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Wednesday, July 1, 2009

Christendom’s Foundation

The turning point for this new religion in the Roman Empire was 313 C.E., the date of Emperor Constantine’s so-called conversion to “Christianity.” How did this conversion come about? In 306 C.E., Constantine succeeded his father and eventually, with Licinius, became coruler of the Roman Empire. He was influenced by his mother’s devotion to Christianity and his own belief in divine protection. Before he went to fight a battle near Rome at the Milvian Bridge in 312 C.E., he claimed that he was told in a dream to paint the “Christian” monogram—the Greek letters khi and rho, the first two letters of Christ’s name in Greek—on his soldiers’ shields. With this ‘sacred talisman,’ Constantine’s forces defeated his enemy Maxentius.

Shortly after winning the battle, Constantine claimed that he had become a believer, although he was not baptized until just prior to his death some 24 years later. He went on to obtain the support of the professed Christians in his empire by “his adoption of the [Greek letters] Chi-Rho [Artwork—Greek characters] as his emblem . . . The Chi-Rho had, however, already been used as a ligature [joining of letters] in both pagan and Christian contexts.”—The Crucible of Christianity, edited by Arnold Toynbee.

As a result, the foundation of Christendom was laid. As British broadcaster Malcolm Muggeridge wrote in his book The End of Christendom: “Christendom began with the Emperor Constantine.” However, he also made the perceptive comment: “You might even say that Christ himself abolished Christendom before it began by stating that his kingdom was not of this world—one of the most far reaching and important of all his statements.” And one most widely ignored by Christendom’s religious and political rulers.—John 18:36.

With Constantine’s support, Christendom’s religion became the official State religion of Rome. Elaine Pagels, a professor of religion, explains: “Christian bishops, once targets for arrest, torture, and execution, now received tax exemptions, gifts from the imperial treasury, prestige, and even influence at court; their churches gained new wealth, power, and prominence.” They had become friends of the emperor, friends of the Roman world.—James 4:4.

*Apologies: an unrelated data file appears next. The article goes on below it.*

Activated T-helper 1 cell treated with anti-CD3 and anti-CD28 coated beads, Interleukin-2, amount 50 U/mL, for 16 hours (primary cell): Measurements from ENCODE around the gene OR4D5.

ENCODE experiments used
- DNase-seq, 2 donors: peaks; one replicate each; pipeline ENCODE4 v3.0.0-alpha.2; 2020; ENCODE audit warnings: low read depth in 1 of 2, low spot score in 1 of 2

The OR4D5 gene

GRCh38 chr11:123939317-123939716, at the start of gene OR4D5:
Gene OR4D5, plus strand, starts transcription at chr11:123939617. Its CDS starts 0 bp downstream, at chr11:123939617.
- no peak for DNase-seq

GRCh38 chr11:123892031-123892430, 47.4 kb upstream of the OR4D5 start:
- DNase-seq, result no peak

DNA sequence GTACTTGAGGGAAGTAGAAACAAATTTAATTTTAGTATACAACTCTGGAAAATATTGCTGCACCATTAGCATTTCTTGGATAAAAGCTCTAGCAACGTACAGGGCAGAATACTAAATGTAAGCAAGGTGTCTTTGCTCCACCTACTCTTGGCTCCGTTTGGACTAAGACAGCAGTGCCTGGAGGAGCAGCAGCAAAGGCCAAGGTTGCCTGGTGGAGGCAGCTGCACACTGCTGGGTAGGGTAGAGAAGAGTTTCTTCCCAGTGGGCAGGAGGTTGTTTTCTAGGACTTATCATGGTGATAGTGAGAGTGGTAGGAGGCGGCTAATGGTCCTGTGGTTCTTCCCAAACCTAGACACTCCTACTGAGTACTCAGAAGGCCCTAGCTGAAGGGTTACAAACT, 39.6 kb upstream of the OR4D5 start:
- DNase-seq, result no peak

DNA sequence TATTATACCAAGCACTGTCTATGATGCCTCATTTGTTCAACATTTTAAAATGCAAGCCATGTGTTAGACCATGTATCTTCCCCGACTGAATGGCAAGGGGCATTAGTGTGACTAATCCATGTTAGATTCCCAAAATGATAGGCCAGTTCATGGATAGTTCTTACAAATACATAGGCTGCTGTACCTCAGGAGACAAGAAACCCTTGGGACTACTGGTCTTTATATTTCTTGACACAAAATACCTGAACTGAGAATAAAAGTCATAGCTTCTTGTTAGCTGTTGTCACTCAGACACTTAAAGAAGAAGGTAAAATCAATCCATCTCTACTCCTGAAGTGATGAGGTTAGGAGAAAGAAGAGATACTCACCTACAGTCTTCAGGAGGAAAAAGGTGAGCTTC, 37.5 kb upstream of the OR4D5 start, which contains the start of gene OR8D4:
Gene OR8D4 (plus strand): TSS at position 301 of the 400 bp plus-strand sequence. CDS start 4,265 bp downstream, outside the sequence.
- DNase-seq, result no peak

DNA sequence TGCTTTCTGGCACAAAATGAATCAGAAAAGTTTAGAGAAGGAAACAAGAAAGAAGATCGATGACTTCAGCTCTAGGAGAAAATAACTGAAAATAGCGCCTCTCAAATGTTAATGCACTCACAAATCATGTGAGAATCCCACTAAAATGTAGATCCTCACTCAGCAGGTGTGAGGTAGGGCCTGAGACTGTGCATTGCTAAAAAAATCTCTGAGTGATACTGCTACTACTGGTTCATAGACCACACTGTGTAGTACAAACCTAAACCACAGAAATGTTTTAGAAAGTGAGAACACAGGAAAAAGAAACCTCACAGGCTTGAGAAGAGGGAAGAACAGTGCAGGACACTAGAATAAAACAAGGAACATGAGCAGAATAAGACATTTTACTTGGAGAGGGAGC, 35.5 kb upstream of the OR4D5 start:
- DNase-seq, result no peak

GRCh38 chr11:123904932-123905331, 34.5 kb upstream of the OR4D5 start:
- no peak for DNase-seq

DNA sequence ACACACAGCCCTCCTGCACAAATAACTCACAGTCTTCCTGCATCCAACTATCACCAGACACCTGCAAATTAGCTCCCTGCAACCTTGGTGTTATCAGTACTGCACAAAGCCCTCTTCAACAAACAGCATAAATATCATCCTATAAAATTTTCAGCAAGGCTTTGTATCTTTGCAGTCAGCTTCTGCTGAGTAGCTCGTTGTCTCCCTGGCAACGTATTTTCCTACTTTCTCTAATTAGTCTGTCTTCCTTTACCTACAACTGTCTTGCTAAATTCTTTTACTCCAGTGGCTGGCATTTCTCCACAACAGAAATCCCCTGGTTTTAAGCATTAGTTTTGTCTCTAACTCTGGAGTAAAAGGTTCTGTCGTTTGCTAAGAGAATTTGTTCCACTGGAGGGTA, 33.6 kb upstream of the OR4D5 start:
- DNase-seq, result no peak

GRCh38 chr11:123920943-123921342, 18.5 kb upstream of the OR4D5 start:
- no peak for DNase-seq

Constantine, Heresy, and Orthodoxy

Why was Constantine’s “conversion” so significant? Because as emperor he had a powerful influence in the affairs of the doctrinally divided “Christian” church, and he wanted unity in his empire. At that time debate was raging among the Greek- and Latin-speaking bishops about “the relation between the ‘Word’ or ‘Son’ of ‘God’ which had been incarnate in Jesus, and ‘God’ himself, now called ‘the Father’—his name, Yahweh, having been generally forgotten.” (The Columbia History of the World) Some favored the Biblically supported viewpoint that Christ, the Lo′gos, was created and therefore subordinate to the Father. (Matthew 24:36; John 14:28; 1 Corinthians 15:25-28) Among these was Arius, a priest in Alexandria, Egypt. In fact, R. P. C. Hanson, a professor of divinity, states: “There is no theologian in the Eastern or the Western Church before the [fourth century] outbreak of the Arian Controversy, who does not in some sense regard the Son as subordinate to the Father.”—The Search for the Christian Doctrine of God.

Others considered that viewpoint of Christ’s subordination to be heresy and veered more toward the worship of Jesus as “God Incarnate.” Yet, Professor Hanson states that the period under question (the fourth century) “was not a history of the defence of an agreed and settled [Trinitarian] orthodoxy against the assaults of open heresy [Arianism]. On the subject which was primarily under discussion there was not as yet any orthodox doctrine.” He continues: “All sides believed that they had the authority of Scripture in their favour. Each described the others as unorthodox, untraditional and unScriptural.” The religious ranks were thoroughly divided on this theological issue.—John 20:17.

Constantine wanted unity in his realm, and in 325 C.E. he called for a council of his bishops at Nicaea, located in the Eastern, Greek-speaking domain of his empire, across the Bosporus from the new city of Constantinople. It is said that anywhere from 250 to 318 bishops attended, only a minority of the total number, and most of those attending were from the Greek-speaking region. Even Pope Sylvester I was not present. After fierce debate, out of that unrepresentative council came the Nicene Creed with its heavy bias toward Trinitarian thought. Yet it failed to settle the doctrinal argument. It did not clarify the role of God’s holy spirit in Trinitarian theology. Debate raged for decades, and it required more councils and the authority of different emperors and the use of banishment to achieve eventual conformity. It was a victory for theology and a defeat for those who held to the Scriptures.—Romans 3:3, 4.

Over the centuries, one result of the Trinity teaching has been that the one true God Jehovah has been submerged in the quagmire of Christendom’s God-Christ theology. The next logical consequence of that theology was that if Jesus really was God Incarnate, then Jesus’ mother, Mary, was obviously the “Mother of God.” Over the years, that has led to veneration of Mary in many different forms, this in spite of the total lack of texts that speak of Mary in any role of importance except as the humble biologic mother of Jesus. (Luke 1:26-38, 46-56) Over the centuries the Mother-of-God teaching has been developed and adorned by the Roman Catholic Church, with the result that many Catholics venerate Mary far more fervently than they worship God.

Additional Reading:

Christendom’s Schisms